Through the years, my spouse and I have incorporated a few parenting practices that baffled friends and family. Homemade baby food. Limited kid photos on social media. Cloth diapers. Scientific conversations about anatomy. Reactions vary to each of these decisions, but one choiceby far receives the most pushback of all…
We don’t do Santa.
Yes, we celebrate Christmas. Yes, we both loved Santa growing up. No, we have no intention of pretending that Santa comes to our home.
We’ve seen shock, confusion, disappointment, dismay, and concern. I get it: this is probably a cherished tradition in your home, and you can’t figure out why anyone else would not want to enjoy it as well. And, most likely, you are terrified that my kid is going to ruin everything for yours.
What is so interesting to me is that if we were to tell you we are Jewish, or zealous Christians who want to focus on Jesus, the questions would likely stop. Instead, we are an agnostic/atheist family that just wants to enjoy a season of giving and light and warmth during the darkest and coldest time of the year, and our new holiday tradition has become watching synapses misfire as people try to understand this.
Don’t get me wrong, it took me some time to figure it out myself. Why do I love Christmas so much?
I parted ways with my Catholic upbringing in high school, and yet Christmas has always been my favorite time of year. A few years ago I took time to deliberately reflect on this. The fact is, I find the entire season to be filled with magic – the lights, the giving, the wrapping, the shopping, the food, the cold, the snow, the music, the movies, the hope.
I’m not going to pretend that this isn’t risky. My oldest is a particularly precocious and logical child, and I dread the day a parent calls to tell me that she destroyed poor Suzy Q’s Christmas.
Let’s get the FAQs out of the way:
- Our children get lots of presents, they just all come from people who they know in person.
- We watch plenty of movies with Santa in them, and we treat him as such: a well-loved, amazing, kind, and generous character in movies and stories.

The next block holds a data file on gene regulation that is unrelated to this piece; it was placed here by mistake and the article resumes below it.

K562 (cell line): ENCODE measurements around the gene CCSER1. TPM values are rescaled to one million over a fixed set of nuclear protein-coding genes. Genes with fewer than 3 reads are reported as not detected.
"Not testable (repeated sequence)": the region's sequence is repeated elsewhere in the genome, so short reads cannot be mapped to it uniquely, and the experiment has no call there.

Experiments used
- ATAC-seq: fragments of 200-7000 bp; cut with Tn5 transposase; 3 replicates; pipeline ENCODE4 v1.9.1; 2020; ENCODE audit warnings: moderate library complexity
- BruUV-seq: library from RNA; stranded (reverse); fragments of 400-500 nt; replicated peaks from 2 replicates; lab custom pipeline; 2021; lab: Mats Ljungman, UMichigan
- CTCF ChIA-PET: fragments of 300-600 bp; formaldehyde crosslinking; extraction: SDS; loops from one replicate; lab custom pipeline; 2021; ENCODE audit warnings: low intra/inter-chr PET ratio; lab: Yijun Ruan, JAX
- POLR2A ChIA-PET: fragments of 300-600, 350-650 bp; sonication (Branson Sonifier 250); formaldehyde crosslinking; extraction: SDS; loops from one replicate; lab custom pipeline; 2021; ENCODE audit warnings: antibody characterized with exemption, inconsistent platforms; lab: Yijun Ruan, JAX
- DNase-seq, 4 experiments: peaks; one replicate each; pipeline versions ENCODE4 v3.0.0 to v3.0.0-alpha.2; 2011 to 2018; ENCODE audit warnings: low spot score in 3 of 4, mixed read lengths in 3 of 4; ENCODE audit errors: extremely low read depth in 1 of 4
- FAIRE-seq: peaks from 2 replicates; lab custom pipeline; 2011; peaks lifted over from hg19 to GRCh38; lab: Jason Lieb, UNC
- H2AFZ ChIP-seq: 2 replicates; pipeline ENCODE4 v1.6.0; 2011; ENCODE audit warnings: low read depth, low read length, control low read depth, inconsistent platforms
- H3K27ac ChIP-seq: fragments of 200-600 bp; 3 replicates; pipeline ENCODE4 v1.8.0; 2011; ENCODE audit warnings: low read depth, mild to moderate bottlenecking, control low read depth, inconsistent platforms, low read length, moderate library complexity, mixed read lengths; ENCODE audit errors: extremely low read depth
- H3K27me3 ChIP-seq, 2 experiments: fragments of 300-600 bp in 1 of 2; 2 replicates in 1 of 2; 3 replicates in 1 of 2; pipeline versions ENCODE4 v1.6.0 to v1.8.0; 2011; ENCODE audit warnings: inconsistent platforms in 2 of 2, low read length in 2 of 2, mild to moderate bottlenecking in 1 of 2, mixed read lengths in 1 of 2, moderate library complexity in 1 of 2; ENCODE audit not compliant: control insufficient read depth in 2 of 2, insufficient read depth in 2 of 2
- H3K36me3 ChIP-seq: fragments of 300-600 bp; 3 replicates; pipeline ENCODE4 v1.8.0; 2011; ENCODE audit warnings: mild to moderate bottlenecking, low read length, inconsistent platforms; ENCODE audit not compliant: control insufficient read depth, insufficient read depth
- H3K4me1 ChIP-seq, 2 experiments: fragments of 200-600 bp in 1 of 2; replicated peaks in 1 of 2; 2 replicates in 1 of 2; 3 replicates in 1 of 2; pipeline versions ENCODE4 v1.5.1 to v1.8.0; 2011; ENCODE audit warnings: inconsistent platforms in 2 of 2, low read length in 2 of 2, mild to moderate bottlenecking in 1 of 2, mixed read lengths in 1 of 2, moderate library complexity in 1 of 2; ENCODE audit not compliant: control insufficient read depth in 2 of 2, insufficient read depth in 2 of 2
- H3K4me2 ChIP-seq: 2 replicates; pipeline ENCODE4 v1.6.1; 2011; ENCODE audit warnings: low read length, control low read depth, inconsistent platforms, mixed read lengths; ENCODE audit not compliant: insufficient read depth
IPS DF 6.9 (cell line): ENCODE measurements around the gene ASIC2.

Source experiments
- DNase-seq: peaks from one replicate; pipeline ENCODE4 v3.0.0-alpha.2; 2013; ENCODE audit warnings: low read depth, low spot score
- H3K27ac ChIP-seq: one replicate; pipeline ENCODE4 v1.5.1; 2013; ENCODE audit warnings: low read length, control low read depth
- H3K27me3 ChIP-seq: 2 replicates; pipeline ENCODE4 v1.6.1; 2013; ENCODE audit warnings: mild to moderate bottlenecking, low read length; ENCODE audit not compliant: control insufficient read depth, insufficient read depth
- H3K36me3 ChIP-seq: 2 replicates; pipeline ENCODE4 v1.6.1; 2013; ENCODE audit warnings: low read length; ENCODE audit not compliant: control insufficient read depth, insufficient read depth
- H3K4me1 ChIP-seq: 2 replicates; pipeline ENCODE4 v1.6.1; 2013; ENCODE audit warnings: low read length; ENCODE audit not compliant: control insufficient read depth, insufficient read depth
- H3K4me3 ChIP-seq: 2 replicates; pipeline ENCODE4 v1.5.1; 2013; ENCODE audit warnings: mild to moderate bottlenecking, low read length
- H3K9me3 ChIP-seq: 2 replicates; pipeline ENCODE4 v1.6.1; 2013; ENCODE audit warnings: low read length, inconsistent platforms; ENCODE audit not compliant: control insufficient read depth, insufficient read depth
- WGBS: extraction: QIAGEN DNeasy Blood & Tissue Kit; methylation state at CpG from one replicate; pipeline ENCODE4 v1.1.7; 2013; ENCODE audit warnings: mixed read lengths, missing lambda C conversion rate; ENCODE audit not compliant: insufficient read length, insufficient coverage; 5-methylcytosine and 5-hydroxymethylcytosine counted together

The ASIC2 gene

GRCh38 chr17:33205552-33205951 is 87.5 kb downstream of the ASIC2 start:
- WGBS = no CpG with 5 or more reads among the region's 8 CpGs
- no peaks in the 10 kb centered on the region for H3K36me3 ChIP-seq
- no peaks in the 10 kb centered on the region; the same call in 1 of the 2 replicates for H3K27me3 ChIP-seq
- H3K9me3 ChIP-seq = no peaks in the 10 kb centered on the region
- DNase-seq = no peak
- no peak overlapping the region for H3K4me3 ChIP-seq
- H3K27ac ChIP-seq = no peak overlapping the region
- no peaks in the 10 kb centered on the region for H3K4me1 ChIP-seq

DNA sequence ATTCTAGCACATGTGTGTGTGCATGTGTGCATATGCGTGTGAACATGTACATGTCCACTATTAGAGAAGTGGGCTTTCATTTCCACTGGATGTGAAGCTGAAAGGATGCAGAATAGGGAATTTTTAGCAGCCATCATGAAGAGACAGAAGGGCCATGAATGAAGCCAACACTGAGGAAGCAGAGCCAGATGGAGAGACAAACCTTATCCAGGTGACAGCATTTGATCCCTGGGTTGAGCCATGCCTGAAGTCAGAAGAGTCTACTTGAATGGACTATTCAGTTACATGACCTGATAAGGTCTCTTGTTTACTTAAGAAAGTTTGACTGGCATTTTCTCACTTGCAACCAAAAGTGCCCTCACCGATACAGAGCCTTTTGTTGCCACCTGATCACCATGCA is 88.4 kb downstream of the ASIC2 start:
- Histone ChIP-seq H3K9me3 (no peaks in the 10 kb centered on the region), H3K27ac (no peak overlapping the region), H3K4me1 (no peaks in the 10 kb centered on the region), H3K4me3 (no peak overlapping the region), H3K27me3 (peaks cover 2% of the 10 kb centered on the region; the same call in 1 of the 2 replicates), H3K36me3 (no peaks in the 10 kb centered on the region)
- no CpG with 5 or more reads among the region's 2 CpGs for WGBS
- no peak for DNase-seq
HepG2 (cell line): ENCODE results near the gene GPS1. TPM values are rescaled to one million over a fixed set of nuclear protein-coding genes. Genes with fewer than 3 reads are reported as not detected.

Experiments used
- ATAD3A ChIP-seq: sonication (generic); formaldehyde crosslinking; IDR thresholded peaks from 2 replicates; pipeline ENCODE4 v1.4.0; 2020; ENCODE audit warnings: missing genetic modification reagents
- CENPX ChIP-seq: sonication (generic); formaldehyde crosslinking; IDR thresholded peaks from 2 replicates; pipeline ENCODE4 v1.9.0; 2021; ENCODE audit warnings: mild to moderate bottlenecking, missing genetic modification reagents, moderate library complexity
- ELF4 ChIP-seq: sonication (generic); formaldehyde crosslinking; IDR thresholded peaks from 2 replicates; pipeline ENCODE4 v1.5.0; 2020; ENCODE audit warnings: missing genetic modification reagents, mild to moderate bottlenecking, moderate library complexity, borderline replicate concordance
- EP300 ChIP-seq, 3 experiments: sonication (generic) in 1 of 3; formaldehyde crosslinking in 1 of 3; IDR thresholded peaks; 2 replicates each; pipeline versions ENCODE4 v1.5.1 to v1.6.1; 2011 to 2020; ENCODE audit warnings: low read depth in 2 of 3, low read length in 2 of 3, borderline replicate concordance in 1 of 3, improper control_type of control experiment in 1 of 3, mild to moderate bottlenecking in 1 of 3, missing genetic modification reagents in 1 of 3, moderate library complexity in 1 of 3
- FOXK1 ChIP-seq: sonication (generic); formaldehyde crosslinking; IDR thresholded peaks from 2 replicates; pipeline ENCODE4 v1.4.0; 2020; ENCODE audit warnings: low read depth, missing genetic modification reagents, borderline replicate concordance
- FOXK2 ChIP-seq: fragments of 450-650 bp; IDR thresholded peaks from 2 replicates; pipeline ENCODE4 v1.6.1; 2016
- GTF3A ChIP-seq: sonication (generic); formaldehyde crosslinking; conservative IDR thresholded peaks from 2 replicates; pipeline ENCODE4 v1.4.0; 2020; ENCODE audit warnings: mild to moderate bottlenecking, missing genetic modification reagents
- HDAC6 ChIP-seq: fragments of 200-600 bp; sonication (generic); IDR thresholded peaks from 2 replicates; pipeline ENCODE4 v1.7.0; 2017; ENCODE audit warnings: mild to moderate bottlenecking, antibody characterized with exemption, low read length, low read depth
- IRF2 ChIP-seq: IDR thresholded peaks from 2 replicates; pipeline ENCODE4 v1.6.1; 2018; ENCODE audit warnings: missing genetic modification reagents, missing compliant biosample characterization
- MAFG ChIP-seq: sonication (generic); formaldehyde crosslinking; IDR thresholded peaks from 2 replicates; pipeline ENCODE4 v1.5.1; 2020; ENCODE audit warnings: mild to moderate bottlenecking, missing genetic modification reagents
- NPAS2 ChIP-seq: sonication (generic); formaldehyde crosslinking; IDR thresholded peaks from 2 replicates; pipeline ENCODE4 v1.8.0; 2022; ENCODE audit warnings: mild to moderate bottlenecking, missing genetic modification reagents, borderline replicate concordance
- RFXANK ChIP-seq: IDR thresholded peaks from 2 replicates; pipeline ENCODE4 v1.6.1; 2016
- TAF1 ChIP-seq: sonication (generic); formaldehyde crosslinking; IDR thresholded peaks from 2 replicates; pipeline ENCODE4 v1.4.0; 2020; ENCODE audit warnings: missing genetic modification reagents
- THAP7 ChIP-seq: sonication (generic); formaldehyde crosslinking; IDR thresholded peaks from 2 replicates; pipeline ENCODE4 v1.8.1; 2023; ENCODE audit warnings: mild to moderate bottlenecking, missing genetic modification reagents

- We do not get pictures with Santa. We tried when our first was 18 months, it wasn’t very fun for anyone, we haven’t forced it since.
- We have never said the words, “Santa is not real.” Our youngest has asked, “Is Santa for real life?” and we respond, “Well, what do you think?” And when a kid says, “I love Santa!” We agree: “Yes, Santa stories are really fun, aren’t they?”
- We talk about different beliefs and practices year-round in our home, and Santa is lumped in with religions: something we don’t practice at home, but we absolutely do not ruin anyone else’s experience.
This has gone well for us so far, with only a few hiccups:
- When our oldest was 3, we opened presents Christmas morning and then sat down to breakfast. Out of the blue, she asked, “Did Santa bring me anything?” And we replied, “No, but you got lots of presents from Mommy and Daddy and Grandma and Grandpa.” And she moved on.
- Last year, we walked by an inflatable Santa in a chimney and my oldest suddenly pouted, “Santa never comes to my house.” We deflected with reiterations of all the great things that do come to her house, and all the fun things that have already happened at Christmas.
- In the middle of summer, my youngest asked, “Is Santa for real life?” (They were reading a lot of Calvin and Hobbes at the time). I asked, “What do you think?” She said, “Yes.” I asked her what made her think that, and she simply described all the things that stories say that he does. I asked a few more questions, to see if she would notice the…shall we say…lack of logic to it all. She did not, and I left it alone. I am not going to intentionally break her belief, but I am not going to actively indulge it either.
Our children are just now ages 4 and 6. I have no doubt more hiccups lie ahead. But plenty of non-Christian families have managed this for years. I believe we’ll figure it out, too.
There is something about Christmas that imbues magic into simple everyday moments. It is a season of making memories, of rediscovering the joy in little things like music and cooking. I want my children to grow up knowing that they are the ones who can create that magic, not some fictional man in a red suit. Because if they can create that magic during Christmas when the days are short and dark and cold and time is scarce and schedules are hectic and emotions run high, if they can find magic amidst all that, then surely they can find magic any day of the year. In essence, they can have Christmas the year-round.